Remembrance Day: Procession of 10,000 to pay their respects

Millions of people have fallen silent to remember those killed and wounded in conflict, as the nation marks 100 years since Armistice Day.

The two-minute silence at 11:00 GMT commemorated the end of World War One on the 11th hour of 11 November 1918.

Prince Charles has laid a wreath on behalf of the Queen and a procession of 10,000 people to the Cenotaph will honour those who died in WW1.

PM Theresa May said those who fought in the war had made “immense sacrifices”.

The Queen observed the silence in Whitehall from the balcony of the nearby Foreign and Commonwealth Office.

Prince Charles was followed in laying a wreath by German President Frank-Walter Steinmeier in a symbol of the peace that now exists between the two countries.

The Duke of Cambridge and the Duke of Sussex, Mrs May and Labour leader Jeremy Corbyn followed suit.

Special events have also been held around the world to honour those who died.

The Queen
The Queen watched the service from a balcony, alongside the Duchess of Cornwall and the Duchess of Cambridge. Image copyright: PA

The Duke of Sussex and Duke of Cambridge were in attendance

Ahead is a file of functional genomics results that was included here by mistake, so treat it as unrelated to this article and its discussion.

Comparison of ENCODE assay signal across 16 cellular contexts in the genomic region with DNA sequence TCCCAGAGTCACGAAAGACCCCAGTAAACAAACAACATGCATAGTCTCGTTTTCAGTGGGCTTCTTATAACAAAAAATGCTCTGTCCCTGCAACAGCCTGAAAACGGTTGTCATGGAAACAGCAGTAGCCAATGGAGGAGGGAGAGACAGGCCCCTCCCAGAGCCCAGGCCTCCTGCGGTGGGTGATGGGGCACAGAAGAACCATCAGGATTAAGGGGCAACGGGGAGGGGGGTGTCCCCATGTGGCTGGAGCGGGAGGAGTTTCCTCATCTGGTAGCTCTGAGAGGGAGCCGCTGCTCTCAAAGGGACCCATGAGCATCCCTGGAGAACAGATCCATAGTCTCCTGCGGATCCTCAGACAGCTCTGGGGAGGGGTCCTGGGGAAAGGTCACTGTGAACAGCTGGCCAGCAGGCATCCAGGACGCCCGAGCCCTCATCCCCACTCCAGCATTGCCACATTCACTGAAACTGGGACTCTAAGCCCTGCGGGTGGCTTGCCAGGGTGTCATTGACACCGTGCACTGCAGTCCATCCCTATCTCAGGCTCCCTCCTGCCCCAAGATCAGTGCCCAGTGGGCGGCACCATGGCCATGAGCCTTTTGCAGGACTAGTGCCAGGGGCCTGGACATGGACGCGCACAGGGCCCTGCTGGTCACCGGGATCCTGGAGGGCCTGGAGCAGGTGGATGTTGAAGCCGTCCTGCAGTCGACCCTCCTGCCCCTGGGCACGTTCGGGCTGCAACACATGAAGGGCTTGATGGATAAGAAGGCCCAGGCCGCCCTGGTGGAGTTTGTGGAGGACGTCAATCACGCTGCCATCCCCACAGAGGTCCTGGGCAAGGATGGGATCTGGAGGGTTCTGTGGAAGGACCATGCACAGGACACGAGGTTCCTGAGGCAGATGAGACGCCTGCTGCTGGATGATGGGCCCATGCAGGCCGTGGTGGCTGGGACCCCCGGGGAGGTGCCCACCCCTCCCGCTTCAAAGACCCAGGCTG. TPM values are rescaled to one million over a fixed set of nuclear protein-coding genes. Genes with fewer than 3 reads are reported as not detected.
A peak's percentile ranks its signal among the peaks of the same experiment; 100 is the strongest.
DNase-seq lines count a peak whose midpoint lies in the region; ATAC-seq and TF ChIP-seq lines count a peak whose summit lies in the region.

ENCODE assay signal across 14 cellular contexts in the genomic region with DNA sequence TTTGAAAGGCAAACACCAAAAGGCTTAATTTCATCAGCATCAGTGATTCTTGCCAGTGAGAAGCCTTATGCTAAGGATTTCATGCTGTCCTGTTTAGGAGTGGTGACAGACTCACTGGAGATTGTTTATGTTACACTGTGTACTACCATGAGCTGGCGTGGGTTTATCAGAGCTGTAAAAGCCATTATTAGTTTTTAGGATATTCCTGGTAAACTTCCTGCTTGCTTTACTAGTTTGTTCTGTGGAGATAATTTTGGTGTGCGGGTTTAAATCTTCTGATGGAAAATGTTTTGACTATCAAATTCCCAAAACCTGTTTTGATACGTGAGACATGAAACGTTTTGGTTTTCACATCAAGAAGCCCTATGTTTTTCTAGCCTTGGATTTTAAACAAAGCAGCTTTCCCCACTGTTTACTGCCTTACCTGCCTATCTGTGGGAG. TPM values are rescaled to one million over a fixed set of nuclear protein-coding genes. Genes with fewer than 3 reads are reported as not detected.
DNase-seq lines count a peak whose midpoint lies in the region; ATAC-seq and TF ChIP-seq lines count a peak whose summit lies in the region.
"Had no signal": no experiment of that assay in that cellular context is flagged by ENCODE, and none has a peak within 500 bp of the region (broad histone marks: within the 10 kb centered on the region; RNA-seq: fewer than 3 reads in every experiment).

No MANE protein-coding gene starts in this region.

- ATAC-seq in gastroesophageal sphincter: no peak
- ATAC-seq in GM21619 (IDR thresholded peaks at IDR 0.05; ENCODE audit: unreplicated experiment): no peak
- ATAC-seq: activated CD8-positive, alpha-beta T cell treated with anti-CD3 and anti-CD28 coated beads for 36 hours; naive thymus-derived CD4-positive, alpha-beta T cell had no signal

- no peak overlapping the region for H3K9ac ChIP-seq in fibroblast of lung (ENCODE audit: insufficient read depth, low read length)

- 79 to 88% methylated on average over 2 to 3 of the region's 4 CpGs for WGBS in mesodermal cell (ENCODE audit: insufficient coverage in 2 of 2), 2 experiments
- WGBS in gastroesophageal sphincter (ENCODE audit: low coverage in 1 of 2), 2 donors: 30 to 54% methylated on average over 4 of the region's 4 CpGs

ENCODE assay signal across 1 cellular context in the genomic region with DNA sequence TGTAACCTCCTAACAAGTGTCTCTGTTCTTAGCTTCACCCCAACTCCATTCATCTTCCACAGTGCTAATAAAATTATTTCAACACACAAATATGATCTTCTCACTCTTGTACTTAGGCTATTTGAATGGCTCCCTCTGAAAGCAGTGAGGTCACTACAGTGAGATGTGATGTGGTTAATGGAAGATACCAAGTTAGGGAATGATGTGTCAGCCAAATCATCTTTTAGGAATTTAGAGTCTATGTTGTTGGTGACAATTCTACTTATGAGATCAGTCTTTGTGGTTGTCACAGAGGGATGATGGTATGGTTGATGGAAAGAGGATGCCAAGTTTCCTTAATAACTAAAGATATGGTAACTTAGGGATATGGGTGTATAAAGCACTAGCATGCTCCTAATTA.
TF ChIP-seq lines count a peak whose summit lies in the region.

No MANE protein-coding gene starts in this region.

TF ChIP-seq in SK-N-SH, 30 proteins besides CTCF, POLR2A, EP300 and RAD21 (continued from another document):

The Duke of Sussex and Duke of Cambridge were in attendance.
 

Services of remembrance are also being held at Llandaff Cathedral in Cardiff, Glasgow Cathedral, St Anne’s Cathedral in Belfast and Westminster Abbey in London.

The day’s events started at 06:00 GMT with pipers across Britain playing the Scottish lament “Battle’s O’er”.

At 08:30, portraits of casualties of the war appeared on beaches around the country as part of an event created by film director Danny Boyle.

Cenotaph

Prince Charles
Prince Charles laid a wreath in place of the Queen. Image Copyright: Getty Images

Big Ben’s renovations were paused ahead of Armistice Day to allow the bell to chime before and after the traditional two minutes of silence at 11:00.

At 19:00, starting at Westminster Abbey, more than 1,000 beacons will be lit across the UK. The lights are intended to symbolise the end of the darkness of war and a return to the lightness of peace.

Emma Silk, 47, from Wiltshire, says she is proud and emotional to be walking in the parade later.

“I feel like I’ve got a Willy Wonka golden ticket to be part of the parade,”

She tells the BBC.

Her grandfather lied about his age to join the war in 1917.

Jeremy Corbyn and Theresa May
Jeremy Corbyn and Theresa May both laid wreaths. Image copyright: Getty Images

Emma Silk
Emma Silk holds a photo of her grandfather, aged 17. “He looks so young,” she says 

In France, where many of the battles of the Western Front were fought, 70 world leaders have also gathered for a ceremony at the Arc de Triomphe in Paris, hosted by French President Emmanuel Macron.

Graphic showing number of war dead
Presentational grey line

 

First Published 11.11.18: https://www.bbc.co.uk/news/uk-46168197

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